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The three Wise Men and the baby Jesus

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posted on Nov, 8 2006 @ 06:35 PM
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The symbology of the three wise man has me wondering.........

First I find it odd that the wise men were Magi from Persia, This seems strange for a Christian messiah.

The gifts of Frankensense, Gold, and Myrrh are also baffling.

Gold symbolizes perfect Alchemy, does it not?

Myrrh was referenced as made from the ashes of the Pheonix, transformation.

And I don't know about Frankensense or even why insence burning is so frequently mentioned as bieng burnt as a gift to the Gods.

It makes me wonder what is really being communicated. Does anyone care to help me understand these questions?




posted on Nov, 9 2006 @ 07:46 PM
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Well, apparantly no one here is interested in this topic, but I will add that when I mentioned this to a friend he responded with one question that pretty much answered my question.

His question was "Was Jesus a Christian?"

Anyway...........



posted on Nov, 9 2006 @ 08:29 PM
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I think they gave Frankensense and Myrrh because they are for clearing negativity. At one time they were worht as much as gold, and back then they were rare and expensive. They are burned in relation to the Gods because it clears negativity from the self in preperation for evoking the Gods presence for comunion.

As to whether Jesus was the Christ is up for debate. I have heard people state that he is Hindu and some think he is Buddist. I think him and Mary high tailed it to India and lived happily ever after.



posted on Nov, 9 2006 @ 08:50 PM
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Originally posted by interestedalways
The symbology of the three wise man has me wondering.........

First I find it odd that the wise men were Magi from Persia, This seems strange for a Christian messiah.


Never stated in the Bible (they're "from the East)... the persian affiliation is something added much later:
en.wikipedia.org...


The gifts of Frankensense, Gold, and Myrrh are also baffling.

It's much older than the alchemical references you're suggesting... and the meaning has actually been preserved in Christian liturgical references.

Longfellow's poem, "The Three Kings" gives the traditional understanding of the gifts:
"They laid their offerings at his feet;
The gold was their tribute to a King,
The frankincense, with its odor sweet,
Was for the Priest, the Paraclete,
The myrrh for the body's burying."

This is echoed in the carol, "We Three Kings"...
www.cyberhymnal.org...



[edit on 9-11-2006 by Byrd]



posted on Nov, 10 2006 @ 12:30 PM
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The Magi (singular Magus, from Latin, via Greek μάγος ; Old English: Mage; from Old Persian maguš) was a tribe from ancient Media, who - prior to the absorption of the Medes into the Persian Empire in 550 BC - were responsible for religious and funerary practices. Later they accepted the Zoroastrian religion, however, not without changing the original message of its founder, Zarathustra (Zoroaster), to what is today known as "Zurvanism", which would become the predominant form of Zoroastrianism during the Sassanid era (AD 226–650). No traces of Zurvanism exist beyond the 10th century.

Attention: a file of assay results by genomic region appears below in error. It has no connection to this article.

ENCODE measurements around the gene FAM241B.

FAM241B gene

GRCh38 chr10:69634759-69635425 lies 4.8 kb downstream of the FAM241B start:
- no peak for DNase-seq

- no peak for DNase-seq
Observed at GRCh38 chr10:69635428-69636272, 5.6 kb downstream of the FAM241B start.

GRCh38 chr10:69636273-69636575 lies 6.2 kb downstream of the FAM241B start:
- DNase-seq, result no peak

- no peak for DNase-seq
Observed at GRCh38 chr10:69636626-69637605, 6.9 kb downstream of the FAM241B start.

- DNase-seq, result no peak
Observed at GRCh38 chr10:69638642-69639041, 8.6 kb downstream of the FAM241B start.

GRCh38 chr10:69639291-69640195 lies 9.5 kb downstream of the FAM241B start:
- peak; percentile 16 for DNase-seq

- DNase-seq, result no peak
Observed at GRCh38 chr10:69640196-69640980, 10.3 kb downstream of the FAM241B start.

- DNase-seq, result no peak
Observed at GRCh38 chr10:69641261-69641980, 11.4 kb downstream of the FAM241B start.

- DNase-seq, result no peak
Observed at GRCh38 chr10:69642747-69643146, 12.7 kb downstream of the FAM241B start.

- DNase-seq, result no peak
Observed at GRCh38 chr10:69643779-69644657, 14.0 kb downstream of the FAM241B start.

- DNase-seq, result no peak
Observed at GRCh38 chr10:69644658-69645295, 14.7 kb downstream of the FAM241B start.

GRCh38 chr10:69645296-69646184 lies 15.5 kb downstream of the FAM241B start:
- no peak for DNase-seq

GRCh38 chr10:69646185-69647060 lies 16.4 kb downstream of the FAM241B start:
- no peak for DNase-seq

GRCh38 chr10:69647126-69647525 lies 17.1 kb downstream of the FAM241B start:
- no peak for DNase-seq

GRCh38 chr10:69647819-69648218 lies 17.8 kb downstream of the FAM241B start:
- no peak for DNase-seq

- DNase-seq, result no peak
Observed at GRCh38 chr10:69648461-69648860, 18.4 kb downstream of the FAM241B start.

The best known Magi are the "Wise Men from the East" in the Bible, whose graves Marco Polo claimed to have seen in what is today the district of Saveh, in Tehran, Iran. In English, the term may refer to a shaman, sorcerer, or wizard; it is the origin of the English words magic and magician.


source en.wikipedia.org...

They could be a representation of the Trinity. They cold also be a representation of divine Magick. They more than likely were not even flesh and blood men but a metaphor. The trinity as in "Youth, Father, Sage" Female version "Maiden, Mother, Crone" Christain version "Father Son and the Holy Ghost"



posted on Nov, 10 2006 @ 04:23 PM
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Originally posted by Byrd



The gifts of Frankensense, Gold, and Myrrh are also baffling.

It's much older than the alchemical references you're suggesting... and the meaning has actually been preserved in Christian liturgical references.

The myrrh for the body's burying."

OK, the myrrh for the body's burying. This does fit with the phrase that says the ashes of the Pheonix was turned into an egg of Myrrh. To me this is an obvious reference of rebirth. Why else was Myrrh used to bury the body?

This is a conspiracy site, why does Deny Ignorance mean to invalidate any ideas that aren't backed up with a source? If you don't explore ideas you will stay stuck in your box.



posted on Nov, 10 2006 @ 09:15 PM
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The scripture does not say that there are three kings (wise men; magi), but does limit the discription of the gifts to three, from which the assumption of three kings is presumably taken. The very limited description is in Matthew:2.




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